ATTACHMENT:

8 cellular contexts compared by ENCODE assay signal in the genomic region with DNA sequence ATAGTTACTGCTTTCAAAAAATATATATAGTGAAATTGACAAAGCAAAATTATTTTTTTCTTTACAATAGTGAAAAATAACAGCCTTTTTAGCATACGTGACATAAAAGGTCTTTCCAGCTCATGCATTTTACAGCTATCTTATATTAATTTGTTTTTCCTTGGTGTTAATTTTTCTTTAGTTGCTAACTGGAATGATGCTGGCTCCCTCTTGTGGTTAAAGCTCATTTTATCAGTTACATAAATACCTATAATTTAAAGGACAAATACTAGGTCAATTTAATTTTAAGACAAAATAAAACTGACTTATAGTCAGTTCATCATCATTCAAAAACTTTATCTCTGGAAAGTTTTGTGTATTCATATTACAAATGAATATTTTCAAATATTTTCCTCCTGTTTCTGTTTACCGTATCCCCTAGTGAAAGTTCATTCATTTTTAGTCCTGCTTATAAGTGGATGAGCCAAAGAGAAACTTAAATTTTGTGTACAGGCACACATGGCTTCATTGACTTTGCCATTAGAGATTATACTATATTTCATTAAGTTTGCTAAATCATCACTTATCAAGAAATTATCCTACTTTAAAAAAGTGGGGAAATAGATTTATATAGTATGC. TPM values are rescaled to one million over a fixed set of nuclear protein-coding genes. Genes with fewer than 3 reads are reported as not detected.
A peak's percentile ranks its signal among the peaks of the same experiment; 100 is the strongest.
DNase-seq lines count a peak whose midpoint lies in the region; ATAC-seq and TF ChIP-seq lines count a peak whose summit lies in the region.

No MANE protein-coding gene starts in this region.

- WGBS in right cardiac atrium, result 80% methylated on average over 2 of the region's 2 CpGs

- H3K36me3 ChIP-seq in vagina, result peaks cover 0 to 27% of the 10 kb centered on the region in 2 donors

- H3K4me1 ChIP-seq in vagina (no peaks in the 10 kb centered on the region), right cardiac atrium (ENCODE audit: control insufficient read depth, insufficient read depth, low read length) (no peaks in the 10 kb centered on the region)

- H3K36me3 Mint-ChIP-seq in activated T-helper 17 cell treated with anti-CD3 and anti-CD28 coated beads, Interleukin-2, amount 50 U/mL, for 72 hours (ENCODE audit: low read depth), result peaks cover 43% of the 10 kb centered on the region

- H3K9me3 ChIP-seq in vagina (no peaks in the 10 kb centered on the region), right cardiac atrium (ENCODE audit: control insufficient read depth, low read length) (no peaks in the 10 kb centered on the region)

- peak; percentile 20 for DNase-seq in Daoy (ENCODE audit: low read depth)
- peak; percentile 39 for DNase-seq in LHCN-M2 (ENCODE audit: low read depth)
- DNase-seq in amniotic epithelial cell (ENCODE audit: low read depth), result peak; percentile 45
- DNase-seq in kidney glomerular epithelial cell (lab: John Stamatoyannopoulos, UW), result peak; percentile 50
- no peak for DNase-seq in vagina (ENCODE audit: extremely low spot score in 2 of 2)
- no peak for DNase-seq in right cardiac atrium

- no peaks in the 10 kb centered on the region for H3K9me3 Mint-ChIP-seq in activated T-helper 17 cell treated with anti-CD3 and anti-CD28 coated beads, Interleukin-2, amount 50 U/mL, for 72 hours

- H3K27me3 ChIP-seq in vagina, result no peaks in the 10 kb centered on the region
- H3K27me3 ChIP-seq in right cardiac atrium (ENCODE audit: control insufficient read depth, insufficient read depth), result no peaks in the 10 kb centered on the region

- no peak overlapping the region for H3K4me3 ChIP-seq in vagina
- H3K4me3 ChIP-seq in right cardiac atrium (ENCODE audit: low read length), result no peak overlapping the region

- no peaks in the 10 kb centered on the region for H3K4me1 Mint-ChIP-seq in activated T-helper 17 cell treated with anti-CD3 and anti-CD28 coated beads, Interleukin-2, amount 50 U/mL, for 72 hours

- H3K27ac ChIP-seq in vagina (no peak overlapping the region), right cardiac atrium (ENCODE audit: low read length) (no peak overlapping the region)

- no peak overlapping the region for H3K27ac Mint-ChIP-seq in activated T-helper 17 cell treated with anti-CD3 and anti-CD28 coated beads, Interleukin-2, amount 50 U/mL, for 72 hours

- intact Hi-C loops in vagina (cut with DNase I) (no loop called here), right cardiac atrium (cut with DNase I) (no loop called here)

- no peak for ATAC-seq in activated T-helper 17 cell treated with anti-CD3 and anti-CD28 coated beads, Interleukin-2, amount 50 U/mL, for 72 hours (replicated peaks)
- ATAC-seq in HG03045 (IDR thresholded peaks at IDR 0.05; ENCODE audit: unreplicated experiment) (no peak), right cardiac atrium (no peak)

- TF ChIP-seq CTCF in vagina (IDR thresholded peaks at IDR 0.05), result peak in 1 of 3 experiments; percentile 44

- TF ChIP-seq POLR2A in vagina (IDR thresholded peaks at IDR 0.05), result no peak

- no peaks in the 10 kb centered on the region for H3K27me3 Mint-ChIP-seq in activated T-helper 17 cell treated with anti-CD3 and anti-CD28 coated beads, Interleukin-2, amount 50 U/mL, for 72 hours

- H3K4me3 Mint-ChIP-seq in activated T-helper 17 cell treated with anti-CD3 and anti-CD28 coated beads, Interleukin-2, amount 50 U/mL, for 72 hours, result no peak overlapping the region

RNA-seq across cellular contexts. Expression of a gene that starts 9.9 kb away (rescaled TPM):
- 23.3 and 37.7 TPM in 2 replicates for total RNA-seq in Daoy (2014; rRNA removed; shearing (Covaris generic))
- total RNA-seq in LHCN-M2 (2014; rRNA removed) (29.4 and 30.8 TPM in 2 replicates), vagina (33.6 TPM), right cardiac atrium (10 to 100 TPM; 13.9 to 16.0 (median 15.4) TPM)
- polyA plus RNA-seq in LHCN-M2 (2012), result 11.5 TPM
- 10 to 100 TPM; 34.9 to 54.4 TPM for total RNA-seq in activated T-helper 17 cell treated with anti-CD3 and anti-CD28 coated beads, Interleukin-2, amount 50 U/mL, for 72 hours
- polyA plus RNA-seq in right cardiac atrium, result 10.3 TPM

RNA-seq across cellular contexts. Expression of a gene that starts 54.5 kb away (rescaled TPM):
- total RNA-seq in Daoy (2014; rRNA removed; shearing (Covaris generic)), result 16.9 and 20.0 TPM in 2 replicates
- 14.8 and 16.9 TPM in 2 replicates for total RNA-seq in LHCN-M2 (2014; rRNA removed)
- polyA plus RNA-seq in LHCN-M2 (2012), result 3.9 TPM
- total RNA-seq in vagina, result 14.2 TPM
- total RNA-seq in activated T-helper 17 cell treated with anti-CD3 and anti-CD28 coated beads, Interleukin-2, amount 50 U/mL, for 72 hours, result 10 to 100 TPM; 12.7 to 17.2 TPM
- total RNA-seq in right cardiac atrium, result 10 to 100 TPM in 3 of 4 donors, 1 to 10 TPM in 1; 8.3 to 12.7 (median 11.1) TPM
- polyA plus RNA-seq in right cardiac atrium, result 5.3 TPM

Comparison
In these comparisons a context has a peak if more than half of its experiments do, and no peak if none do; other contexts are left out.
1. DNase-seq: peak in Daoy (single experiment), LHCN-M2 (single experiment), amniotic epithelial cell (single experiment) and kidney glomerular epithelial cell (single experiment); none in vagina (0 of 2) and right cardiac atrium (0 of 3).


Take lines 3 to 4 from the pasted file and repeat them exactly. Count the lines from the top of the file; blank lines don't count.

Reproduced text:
DNase-seq lines count a peak whose midpoint lies in the region; ATAC-seq and TF ChIP-seq lines count a peak whose summit lies in the region.

No MANE protein-coding gene starts in this region.